Network Address Translator
The IP Network Address Translator
“An Internet standard that enables a local-area network (LAN) to use one set of IP addresses for internal traffic and a second set of addresses for external traffic. A NAT box located where the LAN meets the Internet makes all necessary IP address translations.” (Webopedia.com (http://www.webopedia.com/TERM/N/NAT.html))
- More secure than a simple dynamic or static IP address (although many NATs use dynamic but local “192.168.—.—” addresses).
- A nearly unlimited pool of IP Addresses for Internet connection-sharing.
It is important to understand NAT if you want your P2P app to get through NAT’s and firewalls. In essence, it is just an address translator; on the outside, an extern-IP, and inside a non-routable intern-IP. The NAT is the device that edits the packet addresses as they pass through it, so that internal IP‘s stay internal, and external IP’s stay external. As such, some people (foolishly) consider a NAT as a basic firewall.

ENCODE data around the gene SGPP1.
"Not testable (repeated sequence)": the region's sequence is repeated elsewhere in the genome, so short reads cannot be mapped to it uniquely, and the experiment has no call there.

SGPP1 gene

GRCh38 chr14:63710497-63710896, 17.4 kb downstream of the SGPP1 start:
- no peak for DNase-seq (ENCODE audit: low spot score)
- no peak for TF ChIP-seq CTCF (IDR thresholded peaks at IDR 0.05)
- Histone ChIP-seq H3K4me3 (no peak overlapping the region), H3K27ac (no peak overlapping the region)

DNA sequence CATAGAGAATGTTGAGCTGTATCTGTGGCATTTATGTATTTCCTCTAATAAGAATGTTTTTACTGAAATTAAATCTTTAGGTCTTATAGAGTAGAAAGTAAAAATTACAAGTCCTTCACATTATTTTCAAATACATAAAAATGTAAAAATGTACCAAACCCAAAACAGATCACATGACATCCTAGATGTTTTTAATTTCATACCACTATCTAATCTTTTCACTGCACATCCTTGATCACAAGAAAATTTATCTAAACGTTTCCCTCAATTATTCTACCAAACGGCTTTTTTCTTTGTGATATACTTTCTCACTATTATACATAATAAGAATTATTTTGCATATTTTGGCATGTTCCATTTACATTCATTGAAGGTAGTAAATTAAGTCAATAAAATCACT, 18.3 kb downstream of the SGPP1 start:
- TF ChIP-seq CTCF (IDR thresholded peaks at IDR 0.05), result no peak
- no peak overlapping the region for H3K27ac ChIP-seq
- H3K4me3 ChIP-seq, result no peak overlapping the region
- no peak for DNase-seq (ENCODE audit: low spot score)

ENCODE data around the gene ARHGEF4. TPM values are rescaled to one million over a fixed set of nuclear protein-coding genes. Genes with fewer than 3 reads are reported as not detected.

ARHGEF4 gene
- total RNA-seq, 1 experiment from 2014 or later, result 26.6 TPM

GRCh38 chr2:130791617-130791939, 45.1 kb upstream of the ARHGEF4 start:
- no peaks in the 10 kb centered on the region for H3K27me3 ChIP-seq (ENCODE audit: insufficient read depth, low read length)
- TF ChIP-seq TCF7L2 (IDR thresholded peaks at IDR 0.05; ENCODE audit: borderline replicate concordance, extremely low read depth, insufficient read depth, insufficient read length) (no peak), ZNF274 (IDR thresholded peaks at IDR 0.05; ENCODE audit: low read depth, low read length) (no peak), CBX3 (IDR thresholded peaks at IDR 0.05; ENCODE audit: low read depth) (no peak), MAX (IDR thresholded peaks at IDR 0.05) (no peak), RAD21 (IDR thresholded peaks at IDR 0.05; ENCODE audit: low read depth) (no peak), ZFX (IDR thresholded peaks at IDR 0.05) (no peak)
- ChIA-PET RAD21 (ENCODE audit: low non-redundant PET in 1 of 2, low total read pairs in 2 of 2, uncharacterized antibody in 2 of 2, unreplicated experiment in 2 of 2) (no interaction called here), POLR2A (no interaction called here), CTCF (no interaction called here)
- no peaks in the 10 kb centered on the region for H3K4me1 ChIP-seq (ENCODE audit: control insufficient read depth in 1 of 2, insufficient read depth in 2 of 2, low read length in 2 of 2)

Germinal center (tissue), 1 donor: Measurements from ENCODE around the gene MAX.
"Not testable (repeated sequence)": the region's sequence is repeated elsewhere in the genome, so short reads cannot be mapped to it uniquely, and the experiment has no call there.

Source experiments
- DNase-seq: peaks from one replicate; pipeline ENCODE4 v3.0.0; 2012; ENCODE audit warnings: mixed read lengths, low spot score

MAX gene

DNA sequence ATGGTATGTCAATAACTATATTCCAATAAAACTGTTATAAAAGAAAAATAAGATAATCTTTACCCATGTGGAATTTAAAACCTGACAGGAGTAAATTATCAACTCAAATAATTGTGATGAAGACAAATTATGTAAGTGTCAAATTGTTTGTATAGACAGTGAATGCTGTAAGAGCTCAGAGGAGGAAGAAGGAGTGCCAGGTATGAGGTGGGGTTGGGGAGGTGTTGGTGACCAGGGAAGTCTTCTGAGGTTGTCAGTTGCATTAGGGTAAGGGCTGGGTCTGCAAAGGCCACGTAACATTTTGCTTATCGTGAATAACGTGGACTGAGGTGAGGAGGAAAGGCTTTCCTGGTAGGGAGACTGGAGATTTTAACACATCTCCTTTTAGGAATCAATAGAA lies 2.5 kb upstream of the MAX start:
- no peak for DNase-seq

NATs v Firewalls
NATs are often marketed as Firewalls as they provide basic intrusion protection. They are not. However, some NAT routers include firewalls as well.
NATs are important to P2P apps because the P2P app only knows the internal address. It has, AFAIK, no way to know what the external IP is, so your app may waste time and effort trying to send messages to non-routable IP’s. So like a firewall, if you are behind a NAT, you can connect out, but nobody can connect in. Without tricks, a firewalled or NAT’d host can not connect to another such host. You need an intermediary that allows incomming connections. (There are more soffisticated ways of dealing with NAT’s and firewalls, but I don’t recall them.)
- Natcheck (http://midcom-p2p.sourceforge.net) – A program to use P2P applications in the situation where both clients are behind a NAT. Explanation and technical details available at website.
TakeDown.NET -> “NAT”